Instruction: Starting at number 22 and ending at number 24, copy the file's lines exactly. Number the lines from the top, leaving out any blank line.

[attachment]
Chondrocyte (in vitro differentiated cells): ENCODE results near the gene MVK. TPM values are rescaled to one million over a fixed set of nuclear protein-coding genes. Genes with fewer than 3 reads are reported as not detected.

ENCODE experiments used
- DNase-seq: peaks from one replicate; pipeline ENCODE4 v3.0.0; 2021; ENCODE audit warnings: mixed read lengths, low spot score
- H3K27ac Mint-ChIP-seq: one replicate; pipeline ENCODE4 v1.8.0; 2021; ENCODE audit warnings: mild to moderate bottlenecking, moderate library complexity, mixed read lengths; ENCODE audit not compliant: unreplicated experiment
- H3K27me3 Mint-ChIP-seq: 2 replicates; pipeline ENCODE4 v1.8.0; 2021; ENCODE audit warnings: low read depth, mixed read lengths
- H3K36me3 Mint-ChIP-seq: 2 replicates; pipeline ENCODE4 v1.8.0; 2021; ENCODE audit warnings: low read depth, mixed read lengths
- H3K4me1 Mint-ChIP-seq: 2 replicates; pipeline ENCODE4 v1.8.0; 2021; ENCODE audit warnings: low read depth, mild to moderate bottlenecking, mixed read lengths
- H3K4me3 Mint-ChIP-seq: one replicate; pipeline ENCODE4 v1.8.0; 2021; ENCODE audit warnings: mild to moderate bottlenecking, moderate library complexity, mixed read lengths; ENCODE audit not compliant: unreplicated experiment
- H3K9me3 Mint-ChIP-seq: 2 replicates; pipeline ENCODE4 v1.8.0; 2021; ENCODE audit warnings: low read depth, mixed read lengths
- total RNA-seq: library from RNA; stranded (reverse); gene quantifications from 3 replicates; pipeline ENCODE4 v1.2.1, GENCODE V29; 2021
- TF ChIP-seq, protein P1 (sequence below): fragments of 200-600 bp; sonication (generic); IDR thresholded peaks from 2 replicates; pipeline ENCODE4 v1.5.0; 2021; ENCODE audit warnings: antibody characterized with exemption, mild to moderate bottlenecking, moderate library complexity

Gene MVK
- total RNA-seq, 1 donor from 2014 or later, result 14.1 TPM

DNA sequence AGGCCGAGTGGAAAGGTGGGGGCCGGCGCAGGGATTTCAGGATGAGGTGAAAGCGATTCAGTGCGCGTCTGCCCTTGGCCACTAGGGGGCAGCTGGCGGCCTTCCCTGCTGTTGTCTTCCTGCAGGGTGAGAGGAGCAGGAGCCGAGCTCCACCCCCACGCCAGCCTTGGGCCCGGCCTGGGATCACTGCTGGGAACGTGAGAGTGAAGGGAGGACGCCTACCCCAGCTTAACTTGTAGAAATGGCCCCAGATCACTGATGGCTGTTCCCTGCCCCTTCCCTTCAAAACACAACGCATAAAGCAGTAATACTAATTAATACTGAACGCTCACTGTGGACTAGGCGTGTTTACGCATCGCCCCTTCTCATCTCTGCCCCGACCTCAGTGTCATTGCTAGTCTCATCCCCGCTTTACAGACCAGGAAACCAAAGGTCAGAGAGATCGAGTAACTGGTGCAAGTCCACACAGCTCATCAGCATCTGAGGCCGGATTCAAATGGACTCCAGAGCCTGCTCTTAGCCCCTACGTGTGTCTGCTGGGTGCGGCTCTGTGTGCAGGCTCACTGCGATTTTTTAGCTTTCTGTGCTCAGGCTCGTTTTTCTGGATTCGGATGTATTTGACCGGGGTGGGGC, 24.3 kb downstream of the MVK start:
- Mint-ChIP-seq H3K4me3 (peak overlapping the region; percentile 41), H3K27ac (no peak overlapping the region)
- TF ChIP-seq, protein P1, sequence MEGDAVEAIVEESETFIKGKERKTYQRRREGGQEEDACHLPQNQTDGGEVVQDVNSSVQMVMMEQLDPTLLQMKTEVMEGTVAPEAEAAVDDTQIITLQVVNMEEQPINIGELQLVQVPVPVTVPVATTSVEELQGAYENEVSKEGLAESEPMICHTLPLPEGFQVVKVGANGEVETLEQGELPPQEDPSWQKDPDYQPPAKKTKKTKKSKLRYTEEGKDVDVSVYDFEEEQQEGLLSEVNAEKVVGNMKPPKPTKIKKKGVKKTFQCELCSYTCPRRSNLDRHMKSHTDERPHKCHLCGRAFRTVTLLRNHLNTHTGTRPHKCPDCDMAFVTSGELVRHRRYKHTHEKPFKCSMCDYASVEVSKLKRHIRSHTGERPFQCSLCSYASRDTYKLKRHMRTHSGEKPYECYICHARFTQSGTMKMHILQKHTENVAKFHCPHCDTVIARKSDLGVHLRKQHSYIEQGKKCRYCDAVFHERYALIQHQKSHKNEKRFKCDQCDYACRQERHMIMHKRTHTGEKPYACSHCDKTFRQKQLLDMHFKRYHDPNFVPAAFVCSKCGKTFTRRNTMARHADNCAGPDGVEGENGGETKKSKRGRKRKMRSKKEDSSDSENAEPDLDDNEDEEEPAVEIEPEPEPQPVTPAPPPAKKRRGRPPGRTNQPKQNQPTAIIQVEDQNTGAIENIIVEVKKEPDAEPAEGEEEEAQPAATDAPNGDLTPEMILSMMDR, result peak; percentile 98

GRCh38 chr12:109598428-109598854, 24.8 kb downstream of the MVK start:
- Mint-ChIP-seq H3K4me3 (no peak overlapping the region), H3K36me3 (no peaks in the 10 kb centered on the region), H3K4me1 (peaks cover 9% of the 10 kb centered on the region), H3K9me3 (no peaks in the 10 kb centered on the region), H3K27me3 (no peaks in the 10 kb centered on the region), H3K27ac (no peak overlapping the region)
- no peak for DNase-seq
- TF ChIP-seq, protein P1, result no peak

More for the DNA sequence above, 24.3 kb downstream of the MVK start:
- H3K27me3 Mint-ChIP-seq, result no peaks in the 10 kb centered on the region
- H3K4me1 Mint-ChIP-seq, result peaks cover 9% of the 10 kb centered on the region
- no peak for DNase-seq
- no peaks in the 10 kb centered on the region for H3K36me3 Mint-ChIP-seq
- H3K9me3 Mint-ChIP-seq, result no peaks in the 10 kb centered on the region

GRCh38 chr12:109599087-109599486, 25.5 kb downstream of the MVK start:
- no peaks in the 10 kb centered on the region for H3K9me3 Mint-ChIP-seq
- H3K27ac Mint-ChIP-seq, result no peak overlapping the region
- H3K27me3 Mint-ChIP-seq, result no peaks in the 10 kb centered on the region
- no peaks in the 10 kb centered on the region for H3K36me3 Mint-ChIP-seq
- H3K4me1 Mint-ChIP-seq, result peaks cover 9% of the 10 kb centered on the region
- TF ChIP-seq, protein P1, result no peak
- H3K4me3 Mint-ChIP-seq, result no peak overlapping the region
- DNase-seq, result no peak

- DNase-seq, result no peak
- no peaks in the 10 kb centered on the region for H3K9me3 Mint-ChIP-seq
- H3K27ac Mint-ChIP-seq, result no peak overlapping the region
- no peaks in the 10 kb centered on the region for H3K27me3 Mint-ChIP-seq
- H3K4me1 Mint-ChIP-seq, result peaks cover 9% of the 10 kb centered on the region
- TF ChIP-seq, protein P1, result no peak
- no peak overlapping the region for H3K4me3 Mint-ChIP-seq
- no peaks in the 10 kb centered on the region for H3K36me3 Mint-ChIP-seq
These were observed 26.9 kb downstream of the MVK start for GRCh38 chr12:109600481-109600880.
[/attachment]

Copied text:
- H3K27me3 Mint-ChIP-seq, result no peaks in the 10 kb centered on the region
- H3K4me1 Mint-ChIP-seq, result peaks cover 9% of the 10 kb centered on the region
- no peak for DNase-seq